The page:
Anti-GMO Research May Be Based on Manipulated Data

An ongoing investigation at the University of Naples in Italy is looking into allegations that some studies of genetically modified crops included data that was manipulated to make it appear that the consumption of GMOs is harmful to mammals. Frederico Infascelli, the researcher who led these studies, claims that the allegations are false, but evidence has surfaced of widespread image manipulation in his work.

Source: Anti-GMO research may be based on manipulated data

I have no problem with GMO crops… they’re probably necessary if we want to keep food prices reasonable in the face of global population growth. We can increase the number of non-GMO farms, but we’d likely be doing so at the cost of the environment. Sure, we need to be careful about what we feed people, but the amount of attention paid to GMOs needs to be reasonable and proportional to that paid to new pesticides, fertilizers and other potentially toxic farming tools. Turning an issue of food and agriculture into a political debate that brings in the public is recipe for waste and nonsense.

This Luxurious Yarn Is Made From Bones, Ligaments and Tendons

It’s people!  They really should name the product “soylent wool” 😀

Wendelin Stark would like a new sweater. It’s cold in Zürich, where he lives, so he’d like a really warm one. Preferably one as cozy as cashmere.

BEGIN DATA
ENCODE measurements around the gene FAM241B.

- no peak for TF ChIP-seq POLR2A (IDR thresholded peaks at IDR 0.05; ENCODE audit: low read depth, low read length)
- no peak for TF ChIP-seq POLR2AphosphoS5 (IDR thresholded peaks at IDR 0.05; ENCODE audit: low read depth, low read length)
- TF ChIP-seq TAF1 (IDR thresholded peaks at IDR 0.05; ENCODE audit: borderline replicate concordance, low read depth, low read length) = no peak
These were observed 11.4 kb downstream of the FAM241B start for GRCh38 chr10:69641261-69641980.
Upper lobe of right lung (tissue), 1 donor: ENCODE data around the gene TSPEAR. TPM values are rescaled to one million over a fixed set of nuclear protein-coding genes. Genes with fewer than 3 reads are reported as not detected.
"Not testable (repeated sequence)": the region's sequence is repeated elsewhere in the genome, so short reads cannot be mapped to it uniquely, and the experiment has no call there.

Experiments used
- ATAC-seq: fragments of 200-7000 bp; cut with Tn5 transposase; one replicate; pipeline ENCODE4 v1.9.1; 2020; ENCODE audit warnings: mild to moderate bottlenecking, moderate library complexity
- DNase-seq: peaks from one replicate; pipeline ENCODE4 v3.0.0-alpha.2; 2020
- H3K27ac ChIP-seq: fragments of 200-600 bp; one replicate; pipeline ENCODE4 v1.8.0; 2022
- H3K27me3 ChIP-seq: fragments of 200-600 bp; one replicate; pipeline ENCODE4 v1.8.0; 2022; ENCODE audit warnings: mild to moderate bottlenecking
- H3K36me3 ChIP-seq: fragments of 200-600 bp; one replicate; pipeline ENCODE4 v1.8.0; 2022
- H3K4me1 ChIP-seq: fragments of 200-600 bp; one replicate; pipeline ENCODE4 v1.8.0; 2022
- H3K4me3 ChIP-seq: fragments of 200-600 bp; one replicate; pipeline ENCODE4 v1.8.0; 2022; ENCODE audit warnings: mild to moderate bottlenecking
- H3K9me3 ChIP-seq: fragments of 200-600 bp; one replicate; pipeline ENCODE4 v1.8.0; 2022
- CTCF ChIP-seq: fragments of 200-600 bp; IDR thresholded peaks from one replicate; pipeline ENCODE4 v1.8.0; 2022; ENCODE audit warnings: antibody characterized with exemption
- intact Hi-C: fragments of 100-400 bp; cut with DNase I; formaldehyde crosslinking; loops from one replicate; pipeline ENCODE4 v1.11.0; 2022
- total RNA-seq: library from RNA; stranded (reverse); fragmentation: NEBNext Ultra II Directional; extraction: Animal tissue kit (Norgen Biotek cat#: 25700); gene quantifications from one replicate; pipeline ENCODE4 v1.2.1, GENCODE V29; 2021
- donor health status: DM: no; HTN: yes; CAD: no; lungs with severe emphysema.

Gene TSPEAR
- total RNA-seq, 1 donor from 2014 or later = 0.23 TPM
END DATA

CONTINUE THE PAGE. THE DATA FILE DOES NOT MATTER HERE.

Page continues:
Before long, Stark may be wearing one of his own invention, crafted with an ultra-soft wool-like yarn spun from all the stuff that’s left after an animal’s been slaughtered and processed. His team at the Functional Materials Laboratory at ETH Zürich, where he’s a professor, has spent four years creating such a fabric, and recently created a working prototype—of a mitten.

Source: Luxury Wool Made From … Leftover Animal Parts?

My preferred use for animal by-products is petroleum production.  There was news years ago about someone who’d pioneered a contraption to produce petroleum/oil from chicken carcasses, wanting to employ them near chicken farms.  I doubt it would be enough volume to fuel vehicles, but given the hurdles that the gelatin wool still has to address – petroleum production for textiles that already work would be a better use of resources to me.  We are more dependent on petroleum products than we’d like to admit.